Utopian societies are in constant struggle to find perfection in everyday life. In Fahrenheit 451 and The Handmaid’s Tale, each protagonist is struggling with fitting into these boundaries of perfection. When inquisitive minds emerge in a society that strives to be so pure, it can become dangerous not only physically but also emotionally. Although these societies strive for a utopia thinking that it will allow them to reach perfection, it in fact ends in hypocrisy. Hypocrisy is seen in both Fahrenheit 451 and The Handmaid’s Tale through Captain Beatty and the power of books, the government taking Offred’s daughter, and both societies basing their beliefs off of fiction.
In Fahrenheit 451 Captain Beatty, a leader and someone to whom the firefighters look up to, has read and made up his own mind about books but will not allow anyone else to read the books which he knows hold so much power. By denying the people to read the books that he himself has read, Beatty is the epitome of a hypocrite. When speaking about the books it is obvious that Beatty understands the great power these books yield, but he refuses to let that power out. This is hypocritical because Beatty tells Montag that the books “say nothing!… You can teach or believe” (Bradbury 59) and yet he still believes that these books have to have enough power that the world must be rid of them. Although Beatty preaches the uselessness of books, he has dedicated his life to burning them all, an admittance in itself that the books hold enough power to change the ideals of the society in which they live.
In The Handmaid’s Tale Offred is accused of being an “unfit” (Atwood 39) mother for her daughter because of her past. Offred met her husband through being his mistress, but waited until marriage to have a child. The government uses their affair against them, convincing Offred that because the bible says that adultery is a sin that she is not fit to be a mother. To “make-up” for her affair and illegitimate child, the government gives Offred a choice between being a Handmaid or an un-woman and chooses to become a handmaid. Her duties as a Handmaid, however, are to repeat the same sin that plagued her with this destiny. The hypocrisy surrounding this society and Offred’s role in it is that to dissolve yourself of sins, you must keep repeating them. This kind of adultery is seen as righteous because this society bases their beliefs off of the Bible, which, in the story of Rachel and Jacob, deems an affair for the purposes of child bearing as necessary. Through allowing Offred to rid herself of her sins by sleeping with married men, the government is a hypocrisy that uses the Bible to justify their cause.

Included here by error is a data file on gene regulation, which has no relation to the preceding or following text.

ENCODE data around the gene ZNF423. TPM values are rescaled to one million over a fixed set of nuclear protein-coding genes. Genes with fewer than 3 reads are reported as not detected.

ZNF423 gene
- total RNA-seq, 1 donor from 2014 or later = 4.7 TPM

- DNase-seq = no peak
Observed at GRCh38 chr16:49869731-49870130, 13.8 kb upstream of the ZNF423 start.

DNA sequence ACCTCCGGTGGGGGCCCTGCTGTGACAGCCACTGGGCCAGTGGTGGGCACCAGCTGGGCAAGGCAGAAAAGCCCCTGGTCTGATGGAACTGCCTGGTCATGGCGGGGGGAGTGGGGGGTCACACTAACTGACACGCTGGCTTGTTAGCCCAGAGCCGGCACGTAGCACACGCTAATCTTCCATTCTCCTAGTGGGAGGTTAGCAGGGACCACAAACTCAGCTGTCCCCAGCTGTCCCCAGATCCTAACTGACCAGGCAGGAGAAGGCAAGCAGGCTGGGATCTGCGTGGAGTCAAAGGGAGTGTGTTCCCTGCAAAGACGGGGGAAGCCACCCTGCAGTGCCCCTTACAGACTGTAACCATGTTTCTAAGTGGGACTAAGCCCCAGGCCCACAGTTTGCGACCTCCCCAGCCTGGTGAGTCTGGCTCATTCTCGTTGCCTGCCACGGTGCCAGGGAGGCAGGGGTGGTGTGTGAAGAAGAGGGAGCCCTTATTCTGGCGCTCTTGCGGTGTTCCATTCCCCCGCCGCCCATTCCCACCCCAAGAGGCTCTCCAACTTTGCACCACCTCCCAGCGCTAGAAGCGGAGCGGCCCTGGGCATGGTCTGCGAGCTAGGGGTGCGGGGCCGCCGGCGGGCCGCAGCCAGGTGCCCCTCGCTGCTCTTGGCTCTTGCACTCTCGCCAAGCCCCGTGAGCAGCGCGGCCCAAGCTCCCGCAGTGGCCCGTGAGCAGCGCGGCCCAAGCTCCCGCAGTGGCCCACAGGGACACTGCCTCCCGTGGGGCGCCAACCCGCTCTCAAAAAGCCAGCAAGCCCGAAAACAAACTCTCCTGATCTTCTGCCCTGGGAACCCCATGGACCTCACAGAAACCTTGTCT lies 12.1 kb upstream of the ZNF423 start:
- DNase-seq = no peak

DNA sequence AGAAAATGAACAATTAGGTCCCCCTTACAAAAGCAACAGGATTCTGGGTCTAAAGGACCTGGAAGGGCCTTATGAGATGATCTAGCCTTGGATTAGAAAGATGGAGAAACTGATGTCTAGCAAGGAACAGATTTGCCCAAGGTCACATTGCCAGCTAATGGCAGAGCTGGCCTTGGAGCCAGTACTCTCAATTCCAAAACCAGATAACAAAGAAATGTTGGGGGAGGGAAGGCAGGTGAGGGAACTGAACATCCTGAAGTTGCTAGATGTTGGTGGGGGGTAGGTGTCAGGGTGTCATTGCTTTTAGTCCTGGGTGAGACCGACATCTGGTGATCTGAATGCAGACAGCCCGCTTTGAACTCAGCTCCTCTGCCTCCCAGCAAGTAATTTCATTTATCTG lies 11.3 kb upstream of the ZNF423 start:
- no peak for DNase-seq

In both novels, each society is based off of myths that cannot be proved or seen. In Fahrenheit 451, Bradbury’s society follows a strict code of the phoenix: it must all burn to ashes before it can be reborn again. Taking this literally, the society decides that books must be the rebirth of the society, “burn[ing] all” books (Bradbury 57). The only problem with this is that the Phoenix is based off of mythology, only existing in fiction. Bradbury’s society is striving to reach a new mythical beginning, setting themselves up for disaster.
Likewise, in Atwood’s utopian society, their new rules and regulations are based off of the Bible, a book of stories that cannot be proved as non-fiction and are more fantasy than realistic. Many of the stories and rules of the Bible are out dated. The society picks and chooses what rules and commandments they want to follow, reverting themselves back to a lesser time. By basing their societies off of myth, both Bradbury and Atwood depict men and women who are constantly influenced by hypocrisy. They are forced to believe blindly that these myths will lead them into safety and a better future. Each society comes with a promise of better times, but by basing it off of mythology they are striving for perfection which can only lead them down the road of disaster.
In both Bradbury and Atwood’s utopian societies, the government strives for perfection by changing the standards that their people live by. Although their is revolt and questioning in the means of these changes, it is ultimately at the blame of the people of the societies themselves. In Fahrenheit 451, the “minorities” (Bradbury 57) are the ones who begin the banning of the books, but because their are so many minorities, every book must go. Likewise in The Handmaid’s Tale, the men of the society agree to the changes which affect everyone, reverting their society back to a time where there was no technology or developments. By leading the change of the societies, the people are the only one’s to blame for their society’s hypocrisy and ultimate downfall.
Atwood, Margaret. The Handmaid’s Tale. New York: Anchor, 1986. Print.
Bradbury, Ray. Fahrenheit 451. New York: Simon & Schuster Paperbacks, 1951. Print.
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